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Public financing leads to fair elections [Commentary]

ElectionsPolitical FundraisingLaws and LegislationFinanceDemocracy

Professors at Northwestern and Princeton just released a joint study declaring U.S. democracy as we know it officially passé, with "economic elite domination" the new normal. The report's authors found that policies supported by these elites and by organized business interests were significantly more likely to become law than those they opposed. It also found that the preferences of "mass-based interest groups and average citizens have little or no independent influence" and make essentially no difference to a bill's fate.

Rather than curl up in a fetal position and cede the fate of our democracy to those with the fattest bank accounts, our organizations are taking action. We believe public financing of elections has enormous potential to transform our democracy and to help ordinary Americans regain our voices in the political sphere.

A bill working its way through the Montgomery County Council will be a superb start here in Maryland. Under the proposed program, candidates for council and county executive raise low-dollar donations from individual donors in their district to qualify for public funds. Once a candidate meets the threshold to qualify, donations of $150 or less are matched with public funds, with smaller donations receiving a higher match. In exchange, candidates agree to turn down donations larger than $150 as well as those from special interests, including PACs, labor organizations and corporations.

There are numerous benefits to what we call "fair elections." Most important to voters, the cost is minimal — a small fraction of a jurisdiction's overall budget. On average, fair elections cost approximately $2 per year per voter. At the same time, fair elections help get money out of politics and reduce the ability of special interests to influence candidates.

There is an elephant in the room: Thanks to the floodgates of outside spending the U.S. Supreme Court, under the leadership of Chief Justice John G. Roberts, has allowed (most recently in the McCutcheon case, deeming it illegal to cap political campaign donations in aggregate) public financing cannot be a panacea for all electoral problems, even when all candidates in a race opt for fair elections. But fair elections can break the direct connection between candidates and funders, keep candidate spending on an even footing, and refocus incumbents on their constituents and on public policy as opposed to fundraising from big money interests.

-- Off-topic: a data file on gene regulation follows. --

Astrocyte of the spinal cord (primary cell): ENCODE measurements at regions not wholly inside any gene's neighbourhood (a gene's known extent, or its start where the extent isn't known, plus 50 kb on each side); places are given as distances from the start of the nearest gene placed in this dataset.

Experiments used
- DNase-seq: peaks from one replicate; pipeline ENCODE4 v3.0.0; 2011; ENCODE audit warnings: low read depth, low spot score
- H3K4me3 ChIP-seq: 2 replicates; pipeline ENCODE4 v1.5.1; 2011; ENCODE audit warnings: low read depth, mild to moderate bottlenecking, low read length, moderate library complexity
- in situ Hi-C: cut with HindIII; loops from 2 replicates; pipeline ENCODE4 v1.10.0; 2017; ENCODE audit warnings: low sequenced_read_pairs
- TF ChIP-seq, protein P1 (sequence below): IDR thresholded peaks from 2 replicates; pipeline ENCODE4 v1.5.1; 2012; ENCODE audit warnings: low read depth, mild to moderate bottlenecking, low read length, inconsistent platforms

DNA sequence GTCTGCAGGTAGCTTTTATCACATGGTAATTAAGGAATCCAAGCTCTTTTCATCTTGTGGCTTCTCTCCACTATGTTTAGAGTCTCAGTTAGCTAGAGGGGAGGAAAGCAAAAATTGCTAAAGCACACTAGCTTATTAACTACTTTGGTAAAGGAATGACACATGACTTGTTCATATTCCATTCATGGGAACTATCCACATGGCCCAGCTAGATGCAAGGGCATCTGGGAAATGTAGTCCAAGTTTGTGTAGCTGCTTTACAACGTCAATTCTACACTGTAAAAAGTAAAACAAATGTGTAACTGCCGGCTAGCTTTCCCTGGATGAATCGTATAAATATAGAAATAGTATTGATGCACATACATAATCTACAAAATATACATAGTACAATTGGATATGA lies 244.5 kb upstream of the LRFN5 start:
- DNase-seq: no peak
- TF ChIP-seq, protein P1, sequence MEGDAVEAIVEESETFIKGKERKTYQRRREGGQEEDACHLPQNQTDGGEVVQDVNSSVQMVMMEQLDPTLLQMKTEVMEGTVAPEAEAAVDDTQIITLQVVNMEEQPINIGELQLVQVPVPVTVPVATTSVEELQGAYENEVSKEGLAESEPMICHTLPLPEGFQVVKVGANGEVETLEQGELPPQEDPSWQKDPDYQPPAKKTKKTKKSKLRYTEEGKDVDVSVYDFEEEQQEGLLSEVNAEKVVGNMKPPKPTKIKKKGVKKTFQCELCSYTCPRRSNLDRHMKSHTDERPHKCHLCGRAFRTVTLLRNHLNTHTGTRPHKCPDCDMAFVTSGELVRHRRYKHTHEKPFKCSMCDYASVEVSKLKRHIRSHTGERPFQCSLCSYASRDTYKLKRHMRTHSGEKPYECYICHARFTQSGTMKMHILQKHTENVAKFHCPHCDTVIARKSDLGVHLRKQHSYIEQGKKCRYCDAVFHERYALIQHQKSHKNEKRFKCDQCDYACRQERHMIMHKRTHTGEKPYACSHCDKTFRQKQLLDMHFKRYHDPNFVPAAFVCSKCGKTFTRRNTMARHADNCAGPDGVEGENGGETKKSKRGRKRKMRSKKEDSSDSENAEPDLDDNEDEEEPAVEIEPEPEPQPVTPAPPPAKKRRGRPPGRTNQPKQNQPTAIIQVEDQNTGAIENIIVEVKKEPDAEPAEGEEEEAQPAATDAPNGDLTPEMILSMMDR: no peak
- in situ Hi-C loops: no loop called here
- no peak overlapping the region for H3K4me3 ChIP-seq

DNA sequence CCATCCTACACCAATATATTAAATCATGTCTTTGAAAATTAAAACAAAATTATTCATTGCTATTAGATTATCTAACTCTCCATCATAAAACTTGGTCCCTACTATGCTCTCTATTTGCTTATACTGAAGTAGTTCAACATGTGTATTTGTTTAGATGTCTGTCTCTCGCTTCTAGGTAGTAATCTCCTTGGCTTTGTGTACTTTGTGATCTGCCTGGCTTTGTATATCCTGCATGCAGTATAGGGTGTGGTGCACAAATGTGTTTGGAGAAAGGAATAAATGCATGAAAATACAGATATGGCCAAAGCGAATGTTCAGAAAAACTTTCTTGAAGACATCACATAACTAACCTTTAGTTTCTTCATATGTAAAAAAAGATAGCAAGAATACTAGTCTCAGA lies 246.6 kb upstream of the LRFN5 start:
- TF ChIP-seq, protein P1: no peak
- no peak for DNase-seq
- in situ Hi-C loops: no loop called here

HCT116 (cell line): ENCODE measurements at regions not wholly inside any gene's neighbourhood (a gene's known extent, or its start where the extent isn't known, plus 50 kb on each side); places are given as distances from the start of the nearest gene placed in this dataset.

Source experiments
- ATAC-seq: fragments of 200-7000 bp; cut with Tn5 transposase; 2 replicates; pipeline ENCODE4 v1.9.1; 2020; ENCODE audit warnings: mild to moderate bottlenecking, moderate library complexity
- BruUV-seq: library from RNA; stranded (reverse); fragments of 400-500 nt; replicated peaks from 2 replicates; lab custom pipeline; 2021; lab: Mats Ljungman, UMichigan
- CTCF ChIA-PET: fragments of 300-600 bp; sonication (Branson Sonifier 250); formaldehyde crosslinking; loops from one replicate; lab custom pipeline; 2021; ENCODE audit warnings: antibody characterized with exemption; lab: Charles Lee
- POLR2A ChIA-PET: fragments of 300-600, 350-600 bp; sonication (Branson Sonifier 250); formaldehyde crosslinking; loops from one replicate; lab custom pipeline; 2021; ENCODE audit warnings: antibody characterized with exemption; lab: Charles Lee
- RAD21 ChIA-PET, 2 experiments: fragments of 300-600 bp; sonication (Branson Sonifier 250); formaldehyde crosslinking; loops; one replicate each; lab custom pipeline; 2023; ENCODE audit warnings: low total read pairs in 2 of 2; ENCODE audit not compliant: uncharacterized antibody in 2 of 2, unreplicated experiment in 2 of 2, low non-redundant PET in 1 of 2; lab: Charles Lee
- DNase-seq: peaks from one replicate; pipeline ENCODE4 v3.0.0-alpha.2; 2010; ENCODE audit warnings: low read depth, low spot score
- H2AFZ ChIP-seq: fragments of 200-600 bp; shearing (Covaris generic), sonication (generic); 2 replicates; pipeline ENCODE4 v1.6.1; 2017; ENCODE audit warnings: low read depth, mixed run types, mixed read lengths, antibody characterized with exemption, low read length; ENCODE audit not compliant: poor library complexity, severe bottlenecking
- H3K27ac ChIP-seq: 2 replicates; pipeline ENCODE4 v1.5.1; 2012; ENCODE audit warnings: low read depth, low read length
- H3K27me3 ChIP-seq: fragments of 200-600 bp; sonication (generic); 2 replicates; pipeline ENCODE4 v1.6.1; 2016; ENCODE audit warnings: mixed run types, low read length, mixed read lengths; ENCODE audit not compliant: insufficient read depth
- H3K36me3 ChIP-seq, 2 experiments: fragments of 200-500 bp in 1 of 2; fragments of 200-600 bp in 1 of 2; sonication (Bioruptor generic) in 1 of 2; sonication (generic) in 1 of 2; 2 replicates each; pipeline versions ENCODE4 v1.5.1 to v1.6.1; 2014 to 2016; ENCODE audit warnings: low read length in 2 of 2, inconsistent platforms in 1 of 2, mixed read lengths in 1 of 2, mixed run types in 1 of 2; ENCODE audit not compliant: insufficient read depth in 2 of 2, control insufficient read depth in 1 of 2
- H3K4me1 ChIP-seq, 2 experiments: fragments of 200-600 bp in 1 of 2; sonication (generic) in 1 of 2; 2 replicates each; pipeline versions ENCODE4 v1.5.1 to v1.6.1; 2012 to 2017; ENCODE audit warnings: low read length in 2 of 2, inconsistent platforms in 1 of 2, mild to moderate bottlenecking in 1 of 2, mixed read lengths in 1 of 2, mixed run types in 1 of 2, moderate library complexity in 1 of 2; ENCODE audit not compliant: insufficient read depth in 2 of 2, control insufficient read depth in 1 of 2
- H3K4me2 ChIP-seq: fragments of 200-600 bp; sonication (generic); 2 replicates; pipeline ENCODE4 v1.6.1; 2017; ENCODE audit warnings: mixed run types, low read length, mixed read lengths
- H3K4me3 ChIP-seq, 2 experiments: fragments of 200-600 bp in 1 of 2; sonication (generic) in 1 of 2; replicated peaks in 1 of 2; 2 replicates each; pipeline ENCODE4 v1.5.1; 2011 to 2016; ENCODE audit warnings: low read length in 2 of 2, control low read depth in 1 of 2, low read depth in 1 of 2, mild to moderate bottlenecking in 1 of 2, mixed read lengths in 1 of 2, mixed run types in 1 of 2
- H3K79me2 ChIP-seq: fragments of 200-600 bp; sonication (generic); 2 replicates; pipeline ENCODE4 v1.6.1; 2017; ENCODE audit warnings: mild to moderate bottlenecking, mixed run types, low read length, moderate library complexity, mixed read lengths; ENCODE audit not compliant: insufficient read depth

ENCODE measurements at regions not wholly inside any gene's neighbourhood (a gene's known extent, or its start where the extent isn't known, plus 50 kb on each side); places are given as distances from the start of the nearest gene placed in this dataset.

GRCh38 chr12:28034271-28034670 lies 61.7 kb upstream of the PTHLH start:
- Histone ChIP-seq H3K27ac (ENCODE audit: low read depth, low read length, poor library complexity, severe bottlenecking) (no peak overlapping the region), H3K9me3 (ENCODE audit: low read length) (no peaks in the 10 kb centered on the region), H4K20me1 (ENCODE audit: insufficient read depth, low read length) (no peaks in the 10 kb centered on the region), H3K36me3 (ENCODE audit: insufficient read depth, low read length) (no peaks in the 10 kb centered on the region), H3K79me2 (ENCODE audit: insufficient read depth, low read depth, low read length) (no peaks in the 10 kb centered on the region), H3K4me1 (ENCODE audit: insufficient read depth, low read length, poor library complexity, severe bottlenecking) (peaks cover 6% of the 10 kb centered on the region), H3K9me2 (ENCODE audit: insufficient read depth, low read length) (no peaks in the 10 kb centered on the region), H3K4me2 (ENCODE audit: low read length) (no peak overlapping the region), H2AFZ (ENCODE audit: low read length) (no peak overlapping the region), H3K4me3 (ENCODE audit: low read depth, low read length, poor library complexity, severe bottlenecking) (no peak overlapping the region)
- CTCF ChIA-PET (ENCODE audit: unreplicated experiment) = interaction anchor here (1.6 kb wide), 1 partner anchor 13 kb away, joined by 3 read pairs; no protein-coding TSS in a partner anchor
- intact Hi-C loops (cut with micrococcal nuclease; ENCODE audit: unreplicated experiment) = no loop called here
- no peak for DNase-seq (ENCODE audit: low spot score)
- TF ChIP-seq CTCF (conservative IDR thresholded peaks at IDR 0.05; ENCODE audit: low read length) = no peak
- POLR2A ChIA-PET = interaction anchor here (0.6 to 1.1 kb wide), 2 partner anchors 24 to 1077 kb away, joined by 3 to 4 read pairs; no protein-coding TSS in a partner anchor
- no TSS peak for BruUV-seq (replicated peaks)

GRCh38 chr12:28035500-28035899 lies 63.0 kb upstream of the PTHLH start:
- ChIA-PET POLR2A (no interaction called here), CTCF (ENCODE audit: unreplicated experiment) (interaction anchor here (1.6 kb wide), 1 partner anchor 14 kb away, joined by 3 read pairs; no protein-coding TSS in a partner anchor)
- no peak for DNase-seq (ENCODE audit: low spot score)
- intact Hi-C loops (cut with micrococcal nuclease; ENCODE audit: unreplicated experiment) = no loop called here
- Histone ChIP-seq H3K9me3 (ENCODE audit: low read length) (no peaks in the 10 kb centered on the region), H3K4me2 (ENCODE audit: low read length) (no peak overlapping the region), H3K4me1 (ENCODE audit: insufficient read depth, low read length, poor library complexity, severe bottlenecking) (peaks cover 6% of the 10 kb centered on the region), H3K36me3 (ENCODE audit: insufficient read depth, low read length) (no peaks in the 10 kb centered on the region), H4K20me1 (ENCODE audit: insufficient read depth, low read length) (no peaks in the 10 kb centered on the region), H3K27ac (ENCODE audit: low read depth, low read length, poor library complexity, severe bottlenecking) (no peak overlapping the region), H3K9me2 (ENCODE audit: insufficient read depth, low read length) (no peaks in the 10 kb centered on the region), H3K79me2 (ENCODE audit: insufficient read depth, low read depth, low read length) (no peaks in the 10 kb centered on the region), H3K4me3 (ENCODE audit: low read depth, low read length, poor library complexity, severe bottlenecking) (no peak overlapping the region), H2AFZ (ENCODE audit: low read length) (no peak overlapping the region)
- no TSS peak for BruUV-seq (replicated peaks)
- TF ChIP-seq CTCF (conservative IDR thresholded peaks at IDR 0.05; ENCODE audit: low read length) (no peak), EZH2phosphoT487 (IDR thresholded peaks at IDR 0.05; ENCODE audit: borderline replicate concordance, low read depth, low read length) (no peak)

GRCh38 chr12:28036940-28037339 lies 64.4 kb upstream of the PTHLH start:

Fair elections also improve democracy. Evidence from jurisdictions with small-dollar-matching fair elections programs shows that more people tend to donate to campaigns, including more donors from lower income communities. More people may vote in elections as well. Under fair elections, there are fewer uncontested races. These programs also help a wide variety of underrepresented communities — including women, people of color and those with professions less typical among politicians — to be competitive in elections and to win those elections.

Special interests like corporations and wealthy donors have too much influence in our government. Maryland is far from the exception. In the last statewide election in 2010, special interests spent millions to influence races. Real estate and developer interests, for instance, doled out $3 million. Self-financed candidates gave themselves nearly $3 million. Lawyers and lobbyists contributed almost $3 million as well.

Thankfully, fair elections have broad support from across the political spectrum in our state. In fact, four candidates for governor — one Democrat and three Republicans — have opted to publicly finance their campaigns. But we can and must do more. The Montgomery County Council should act quickly to put in place a strong fair elections program as a model for other local jurisdictions. When the General Assembly reconvenes in 2015, it should act to expand fair elections beyond the gubernatorial race to other candidates for statewide office, such as comptroller and attorney general, as well as races for state senate and delegate. They should also ensure our gubernatorial fair elections program allows candidates to be competitive and is fully funded.

We must do more to shift the focus of campaigns away from big dollar, wealthy donors and back to everyday people. During this election cycle, we encourage voters just like you to ask the candidates where they stand on the issue of fair elections. With democracy as we know it hanging in the balance, there may be no more important question posed in 2014.

Kate Planco Waybright is executive director of Progressive Maryland, and Jennifer Bevan-Dangel is executive director of Common Cause Maryland. Together, they have formed the Fair Elections Maryland campaign: Their emails are and

To respond to this commentary, send an email to Please include your name and contact information.

Copyright © 2014, The Baltimore Sun
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